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Germany

Germany's Temp Work Plan Faces Challenge

The government's plan to promote temporary work for its close to four million unemployed is facing considerable criticism in parliament. Critics say the current bill would make it harder for companies to hire new people.

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The government wants fewer people to have to take a number at their local employment offices

When it released its report in September, an independent commission appointed by the government and led by Volkswagen executive Peter Hartz borrowed generously from temporary work success stories in the United Kingdom and Holland, where temp jobs have helped reduce unemployment rolls. A key provision of the Hartz Plan called on the government to effectively turn its 181 local employment offices into temp agencies.

But in a country where the idea of a legally protected lifetime job is practically hardwired into the social code, temporary work has long been viewed as anathema. Temporary workers make up less than 1 percent of the workforce here compared to 3.7 and 4.5 percent in the U.K. and Holland respectively. With close to four million unemployed, the government believes temporary jobs may be the best solution for the long-term jobless.

Nonetheless, the concept still has its share of critics, and their voices threatened to overshadow a debate on the Hartz legislation in parliament on Thursday. Though the bill does call for a loosening of Germany's strict labor laws in order to better accommodate temporary work, critics say it adds fresh barriers.

"Thousands of jobs will be threatened"

Currently, temporary work contracts are limited to two years under German labor law. A company is prohibited from extending a second contract to the same worker without offering them a legally protected permanent position. The new law would lift both of those restrictions, allowing companies to create a more flexible workforce.

But critics say the bill lacks the teeth of temporary work programs in Holland and Britain -- where labor costs for temps can be as much as 30 percent less than those of full-time employees -- because it would require temp workers to be paid wages equal to those of staff employees. The only exception is for the longterm unemployed, whom companies could pay lower wages for the first six weeks of their employment.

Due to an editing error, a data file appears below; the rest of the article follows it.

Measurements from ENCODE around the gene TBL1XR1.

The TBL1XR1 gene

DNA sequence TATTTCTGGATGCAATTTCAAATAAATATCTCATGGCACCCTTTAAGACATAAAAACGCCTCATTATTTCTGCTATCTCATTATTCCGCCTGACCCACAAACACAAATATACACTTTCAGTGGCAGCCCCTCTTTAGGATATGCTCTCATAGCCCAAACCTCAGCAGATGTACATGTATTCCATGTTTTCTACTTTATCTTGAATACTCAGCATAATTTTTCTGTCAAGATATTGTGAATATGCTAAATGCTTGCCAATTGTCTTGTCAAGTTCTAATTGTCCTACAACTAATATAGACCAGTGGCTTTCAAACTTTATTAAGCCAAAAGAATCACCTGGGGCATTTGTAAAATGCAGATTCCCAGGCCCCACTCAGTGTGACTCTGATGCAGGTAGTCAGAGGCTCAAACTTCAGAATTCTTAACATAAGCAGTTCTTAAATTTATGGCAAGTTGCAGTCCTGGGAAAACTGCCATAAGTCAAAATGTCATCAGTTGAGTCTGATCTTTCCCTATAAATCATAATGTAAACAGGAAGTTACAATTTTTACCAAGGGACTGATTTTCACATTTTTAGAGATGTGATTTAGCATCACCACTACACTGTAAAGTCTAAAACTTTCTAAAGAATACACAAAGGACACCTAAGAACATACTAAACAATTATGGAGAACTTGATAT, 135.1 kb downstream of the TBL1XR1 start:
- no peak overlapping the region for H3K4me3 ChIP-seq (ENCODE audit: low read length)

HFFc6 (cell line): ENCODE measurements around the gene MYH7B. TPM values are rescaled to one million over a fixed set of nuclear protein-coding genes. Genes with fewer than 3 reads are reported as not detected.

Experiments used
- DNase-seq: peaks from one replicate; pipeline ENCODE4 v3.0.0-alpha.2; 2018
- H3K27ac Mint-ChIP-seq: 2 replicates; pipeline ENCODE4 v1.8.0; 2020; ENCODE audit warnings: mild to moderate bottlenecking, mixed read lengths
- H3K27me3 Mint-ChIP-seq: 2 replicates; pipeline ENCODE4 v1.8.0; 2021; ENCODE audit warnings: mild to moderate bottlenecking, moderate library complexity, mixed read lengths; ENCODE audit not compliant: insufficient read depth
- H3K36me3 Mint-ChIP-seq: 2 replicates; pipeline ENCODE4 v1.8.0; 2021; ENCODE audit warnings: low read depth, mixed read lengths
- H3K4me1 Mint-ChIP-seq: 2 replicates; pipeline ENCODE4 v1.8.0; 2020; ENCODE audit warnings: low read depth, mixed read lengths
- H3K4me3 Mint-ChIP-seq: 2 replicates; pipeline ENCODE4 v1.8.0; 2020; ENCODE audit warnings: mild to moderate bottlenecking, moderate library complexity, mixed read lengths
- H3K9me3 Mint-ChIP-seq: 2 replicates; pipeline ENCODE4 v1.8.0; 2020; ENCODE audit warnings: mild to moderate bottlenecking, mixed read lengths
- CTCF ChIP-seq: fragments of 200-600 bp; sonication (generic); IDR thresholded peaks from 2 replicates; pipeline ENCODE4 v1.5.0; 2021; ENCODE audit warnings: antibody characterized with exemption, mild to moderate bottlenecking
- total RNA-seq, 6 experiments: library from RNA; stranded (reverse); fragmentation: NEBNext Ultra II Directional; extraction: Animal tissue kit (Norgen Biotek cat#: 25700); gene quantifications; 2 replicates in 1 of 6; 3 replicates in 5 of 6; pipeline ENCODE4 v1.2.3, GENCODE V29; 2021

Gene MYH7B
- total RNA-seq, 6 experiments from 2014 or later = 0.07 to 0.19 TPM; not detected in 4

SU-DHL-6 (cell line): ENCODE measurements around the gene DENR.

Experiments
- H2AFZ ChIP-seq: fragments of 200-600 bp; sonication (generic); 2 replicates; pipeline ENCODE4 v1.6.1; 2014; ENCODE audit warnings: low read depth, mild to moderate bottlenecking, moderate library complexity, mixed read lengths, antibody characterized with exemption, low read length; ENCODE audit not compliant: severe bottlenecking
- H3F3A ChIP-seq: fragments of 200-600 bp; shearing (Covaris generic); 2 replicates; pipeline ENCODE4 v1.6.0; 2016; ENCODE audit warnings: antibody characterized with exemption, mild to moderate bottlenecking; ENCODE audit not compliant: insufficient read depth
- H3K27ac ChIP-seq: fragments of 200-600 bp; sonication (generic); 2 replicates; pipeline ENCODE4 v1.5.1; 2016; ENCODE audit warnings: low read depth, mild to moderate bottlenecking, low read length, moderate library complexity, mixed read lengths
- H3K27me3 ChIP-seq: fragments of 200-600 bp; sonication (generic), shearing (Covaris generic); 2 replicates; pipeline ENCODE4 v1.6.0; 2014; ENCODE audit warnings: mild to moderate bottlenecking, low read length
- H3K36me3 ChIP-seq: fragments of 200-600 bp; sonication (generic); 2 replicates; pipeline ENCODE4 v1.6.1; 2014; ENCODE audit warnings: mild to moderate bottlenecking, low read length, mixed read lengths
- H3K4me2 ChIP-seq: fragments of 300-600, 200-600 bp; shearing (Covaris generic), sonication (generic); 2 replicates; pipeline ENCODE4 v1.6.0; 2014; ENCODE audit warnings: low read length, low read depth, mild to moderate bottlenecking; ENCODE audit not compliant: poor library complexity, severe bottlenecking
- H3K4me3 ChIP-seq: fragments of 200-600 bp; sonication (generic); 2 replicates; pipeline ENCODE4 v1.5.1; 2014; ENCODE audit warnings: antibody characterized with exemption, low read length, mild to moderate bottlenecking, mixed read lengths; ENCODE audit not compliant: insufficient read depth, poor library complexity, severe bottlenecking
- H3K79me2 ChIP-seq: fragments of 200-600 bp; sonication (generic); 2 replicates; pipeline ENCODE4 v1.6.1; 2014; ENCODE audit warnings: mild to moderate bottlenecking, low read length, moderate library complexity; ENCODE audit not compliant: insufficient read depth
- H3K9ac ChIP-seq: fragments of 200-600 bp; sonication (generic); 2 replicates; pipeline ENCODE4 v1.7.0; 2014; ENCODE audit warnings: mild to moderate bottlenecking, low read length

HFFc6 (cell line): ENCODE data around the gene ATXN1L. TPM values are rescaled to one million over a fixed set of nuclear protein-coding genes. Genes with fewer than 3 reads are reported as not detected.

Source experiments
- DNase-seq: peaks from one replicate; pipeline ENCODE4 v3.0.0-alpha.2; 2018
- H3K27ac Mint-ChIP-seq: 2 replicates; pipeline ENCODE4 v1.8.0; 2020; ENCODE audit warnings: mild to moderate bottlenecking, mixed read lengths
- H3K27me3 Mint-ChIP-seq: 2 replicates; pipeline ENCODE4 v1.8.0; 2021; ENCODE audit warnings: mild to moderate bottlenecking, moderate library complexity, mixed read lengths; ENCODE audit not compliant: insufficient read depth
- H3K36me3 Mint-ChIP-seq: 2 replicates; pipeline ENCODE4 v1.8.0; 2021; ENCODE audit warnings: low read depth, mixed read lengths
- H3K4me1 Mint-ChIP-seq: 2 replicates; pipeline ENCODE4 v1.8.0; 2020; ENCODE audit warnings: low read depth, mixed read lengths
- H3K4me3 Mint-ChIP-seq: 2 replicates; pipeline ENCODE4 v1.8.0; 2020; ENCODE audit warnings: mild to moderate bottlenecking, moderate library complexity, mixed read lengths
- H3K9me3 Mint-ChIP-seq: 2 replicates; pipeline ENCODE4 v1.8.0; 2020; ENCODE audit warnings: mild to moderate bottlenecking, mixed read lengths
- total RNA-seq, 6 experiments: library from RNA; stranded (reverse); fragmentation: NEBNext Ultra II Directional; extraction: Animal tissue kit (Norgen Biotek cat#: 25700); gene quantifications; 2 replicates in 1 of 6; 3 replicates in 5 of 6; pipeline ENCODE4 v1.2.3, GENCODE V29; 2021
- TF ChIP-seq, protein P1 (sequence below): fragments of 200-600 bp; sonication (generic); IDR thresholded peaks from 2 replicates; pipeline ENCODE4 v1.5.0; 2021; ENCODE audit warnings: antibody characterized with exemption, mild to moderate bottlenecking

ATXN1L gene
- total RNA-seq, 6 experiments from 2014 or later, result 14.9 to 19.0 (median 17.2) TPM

Dieter Hundt, the head of the German Employer's Association, said he feared the Hartz legislation will further exacerbate the country's high unemployment. "If additional barriers to employment are established, tens of thousands of jobs will be threatened," he said on Thursday. "It just shows one more time the government's unwillingness to recognize the explosiveness of the situation."

"The unions have prevailed"

Members of parliament from the opposition Christian Democratic Union have also taken aim at the legislation. According to the party's spokesman on labor issues, Karl-Josef Laumann, the Christian Democrats are planning to introduce their own version of the bill next week, which would only require employers to give temp workers equivalent pay after 12 months on the same job. Without that change, Laumann said he doubted the government's plan for temporary work would have the desired effect.

The deputy of the Christian Democrats' parliamentary group, Friedrich Merz, lamented: "There is practically nothing left of the Hartz Commission's plan for temporary work. The unions have fully prevailed with their demand of 'equal pay for equal work'."

Others, including German Confederation of Small Business and Skilled Crafts head Hans-Eberhard Schleyer, warned that the government's temporary work plan would be financially "unattractive" to many companies because the limitations imposed by the government, as well as the added bureaucracy, would make it too expensive for many companies.

But Chancellor Gerhard Schröder and his red-green government are hoping to pass the Hartz legislation -- a key campaign pledge -- by the end of next week.

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